Home > Publications . Search All . Browse All . Country . Browse PSC Pubs . PSC Report Series

PSC In The News

RSS Feed icon

Bailey and Danziger's War on Poverty book reviewed in NY Review of Books

Bloomberg cites MTF data in story on CDC's anti-smoking ads for e-cigarettes

Bound says notion that foreign college students are displacing U.S. students "isn't right"

Highlights

U-M ranked #1 in Sociology of Population by USN&WR's "Best Graduate Schools"

PAA 2015 Annual Meeting: Preliminary program and list of UM participants

ISR addition wins LEED Gold Certification

PSC Fall 2014 Newsletter now available

Next Brown Bag

Mon, April 6
Jinkook Lee, Wellbeing of the Elderly in East Asia

Size, Conflict, and Opportunities for Interaction: Congregational Effects on Members' Anticipated Support and Negative Interaction

Publication Abstract

Ellison, C.G., Neal Krause, B.C. Shepherd, and M.A. Chaves. 2009. "Size, Conflict, and Opportunities for Interaction: Congregational Effects on Members' Anticipated Support and Negative Interaction." Journal for the Scientific Study of Religion, 48(1): 1-15.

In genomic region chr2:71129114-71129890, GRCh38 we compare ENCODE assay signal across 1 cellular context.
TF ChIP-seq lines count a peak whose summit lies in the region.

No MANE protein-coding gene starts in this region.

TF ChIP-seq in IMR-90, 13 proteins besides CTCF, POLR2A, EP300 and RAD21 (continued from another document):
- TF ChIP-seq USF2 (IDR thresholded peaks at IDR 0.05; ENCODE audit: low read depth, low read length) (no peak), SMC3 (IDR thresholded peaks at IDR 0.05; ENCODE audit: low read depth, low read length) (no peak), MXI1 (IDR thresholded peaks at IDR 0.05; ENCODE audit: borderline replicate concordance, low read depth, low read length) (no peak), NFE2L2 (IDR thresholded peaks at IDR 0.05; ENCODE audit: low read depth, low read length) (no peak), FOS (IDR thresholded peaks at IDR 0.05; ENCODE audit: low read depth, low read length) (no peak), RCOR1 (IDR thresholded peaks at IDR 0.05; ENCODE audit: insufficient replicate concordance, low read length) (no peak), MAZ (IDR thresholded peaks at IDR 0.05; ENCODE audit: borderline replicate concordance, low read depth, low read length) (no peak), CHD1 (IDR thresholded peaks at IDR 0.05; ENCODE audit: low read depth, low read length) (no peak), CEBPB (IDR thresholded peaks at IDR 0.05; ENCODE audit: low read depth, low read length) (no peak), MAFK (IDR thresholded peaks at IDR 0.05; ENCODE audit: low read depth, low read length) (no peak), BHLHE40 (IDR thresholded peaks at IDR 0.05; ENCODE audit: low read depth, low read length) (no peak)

A growing literature examines the role of religious communities as sources of social support for members, and a smaller body of work also explores negative aspects of social relations within congregations. However, very little is known about the characteristics of religious groups that promote or impede the development of supportive networks. We use data from a unique source-the National Congregations Study, linked with individual records from the 1998 General Social Survey (GSS)-to explore this issue. Key findings reveal that: (1) individuals who attend very large churches tend to report lower levels of anticipated support and informal negative interaction; (2) the presence of major congregational conflict tends to dampen anticipated support and increase informal negative interaction; and (3) the absence of a well-defined period for informal socializing before or after the worship service is associated with lower levels of anticipated support, but is unrelated to the frequency of negative interaction among church members. Several implications and promising directions for future research are discussed.

DOI:10.1111/j.1468-5906.2009.01426.x (Full Text)

Country of focus: United States of America.

Browse | Search : All Pubs | Next